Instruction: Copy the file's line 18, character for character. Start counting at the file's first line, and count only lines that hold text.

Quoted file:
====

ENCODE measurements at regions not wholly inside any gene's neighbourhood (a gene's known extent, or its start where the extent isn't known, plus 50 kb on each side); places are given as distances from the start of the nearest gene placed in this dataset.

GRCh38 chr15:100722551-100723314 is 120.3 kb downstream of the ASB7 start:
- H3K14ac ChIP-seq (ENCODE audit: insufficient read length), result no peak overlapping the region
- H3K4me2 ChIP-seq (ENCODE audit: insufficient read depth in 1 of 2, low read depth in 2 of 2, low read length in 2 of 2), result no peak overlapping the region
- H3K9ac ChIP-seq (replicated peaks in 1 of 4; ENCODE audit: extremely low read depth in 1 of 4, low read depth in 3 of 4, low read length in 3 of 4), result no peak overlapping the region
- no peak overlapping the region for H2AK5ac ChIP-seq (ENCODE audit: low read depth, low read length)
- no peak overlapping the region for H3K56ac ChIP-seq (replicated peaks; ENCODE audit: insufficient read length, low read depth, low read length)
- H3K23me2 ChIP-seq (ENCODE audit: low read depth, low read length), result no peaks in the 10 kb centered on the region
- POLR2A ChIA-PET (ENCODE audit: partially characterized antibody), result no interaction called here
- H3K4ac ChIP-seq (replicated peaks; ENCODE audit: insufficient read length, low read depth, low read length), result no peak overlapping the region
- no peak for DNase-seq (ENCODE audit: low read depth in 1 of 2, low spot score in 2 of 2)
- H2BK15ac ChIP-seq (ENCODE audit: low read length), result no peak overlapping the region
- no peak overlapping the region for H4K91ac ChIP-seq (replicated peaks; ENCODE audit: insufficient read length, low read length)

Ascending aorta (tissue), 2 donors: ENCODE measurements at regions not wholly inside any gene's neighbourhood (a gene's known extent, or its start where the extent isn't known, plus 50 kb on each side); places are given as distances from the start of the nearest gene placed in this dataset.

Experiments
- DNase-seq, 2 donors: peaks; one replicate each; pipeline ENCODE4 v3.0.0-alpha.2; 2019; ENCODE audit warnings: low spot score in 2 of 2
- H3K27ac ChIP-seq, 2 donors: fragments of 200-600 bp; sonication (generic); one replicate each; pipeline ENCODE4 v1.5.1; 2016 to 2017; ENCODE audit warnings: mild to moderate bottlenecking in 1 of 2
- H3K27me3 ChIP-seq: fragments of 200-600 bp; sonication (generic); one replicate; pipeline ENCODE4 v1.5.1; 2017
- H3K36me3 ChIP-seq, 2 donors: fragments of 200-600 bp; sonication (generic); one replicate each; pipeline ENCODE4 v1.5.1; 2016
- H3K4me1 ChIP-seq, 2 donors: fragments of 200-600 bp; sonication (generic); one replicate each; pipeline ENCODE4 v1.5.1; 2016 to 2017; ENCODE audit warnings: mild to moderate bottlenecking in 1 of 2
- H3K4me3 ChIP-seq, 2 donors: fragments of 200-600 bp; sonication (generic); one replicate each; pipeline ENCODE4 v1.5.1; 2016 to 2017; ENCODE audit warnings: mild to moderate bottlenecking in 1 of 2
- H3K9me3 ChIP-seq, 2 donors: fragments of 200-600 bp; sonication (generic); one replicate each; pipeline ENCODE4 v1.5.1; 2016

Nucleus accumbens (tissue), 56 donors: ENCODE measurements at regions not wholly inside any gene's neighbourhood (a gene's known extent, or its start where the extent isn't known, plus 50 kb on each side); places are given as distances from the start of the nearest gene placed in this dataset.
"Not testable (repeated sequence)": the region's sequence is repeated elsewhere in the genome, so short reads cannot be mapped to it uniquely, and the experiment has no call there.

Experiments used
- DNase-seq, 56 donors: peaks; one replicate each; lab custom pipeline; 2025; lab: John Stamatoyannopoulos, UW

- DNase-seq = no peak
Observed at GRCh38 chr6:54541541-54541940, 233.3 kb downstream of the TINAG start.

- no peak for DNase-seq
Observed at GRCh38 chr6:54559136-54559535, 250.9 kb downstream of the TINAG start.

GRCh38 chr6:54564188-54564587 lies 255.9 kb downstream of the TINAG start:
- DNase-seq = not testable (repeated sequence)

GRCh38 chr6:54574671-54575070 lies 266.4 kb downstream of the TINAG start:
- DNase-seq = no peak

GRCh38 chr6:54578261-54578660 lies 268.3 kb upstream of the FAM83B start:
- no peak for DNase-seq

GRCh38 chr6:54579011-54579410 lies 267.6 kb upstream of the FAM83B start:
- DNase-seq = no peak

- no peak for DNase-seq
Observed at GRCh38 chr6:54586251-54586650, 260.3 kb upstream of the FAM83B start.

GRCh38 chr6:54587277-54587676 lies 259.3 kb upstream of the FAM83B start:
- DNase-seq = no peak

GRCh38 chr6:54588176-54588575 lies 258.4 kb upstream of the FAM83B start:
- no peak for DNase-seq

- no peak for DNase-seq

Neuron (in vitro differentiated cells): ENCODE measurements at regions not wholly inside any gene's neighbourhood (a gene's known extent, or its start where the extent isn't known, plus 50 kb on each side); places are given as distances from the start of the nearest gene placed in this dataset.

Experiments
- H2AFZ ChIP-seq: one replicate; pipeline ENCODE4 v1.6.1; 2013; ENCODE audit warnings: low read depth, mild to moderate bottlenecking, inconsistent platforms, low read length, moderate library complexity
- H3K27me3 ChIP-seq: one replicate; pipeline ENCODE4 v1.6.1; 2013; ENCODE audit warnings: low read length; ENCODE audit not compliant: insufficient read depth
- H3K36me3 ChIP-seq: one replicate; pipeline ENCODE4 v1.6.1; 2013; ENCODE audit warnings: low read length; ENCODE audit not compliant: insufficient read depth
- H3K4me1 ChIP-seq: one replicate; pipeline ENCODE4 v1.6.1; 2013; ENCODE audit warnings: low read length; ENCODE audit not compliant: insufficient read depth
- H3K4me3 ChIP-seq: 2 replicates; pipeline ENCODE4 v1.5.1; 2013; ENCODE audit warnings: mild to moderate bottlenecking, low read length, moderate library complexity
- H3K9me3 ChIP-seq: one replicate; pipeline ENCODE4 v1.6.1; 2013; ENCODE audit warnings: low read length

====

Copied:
- H3K27me3 ChIP-seq: fragments of 200-600 bp; sonication (generic); one replicate; pipeline ENCODE4 v1.5.1; 2017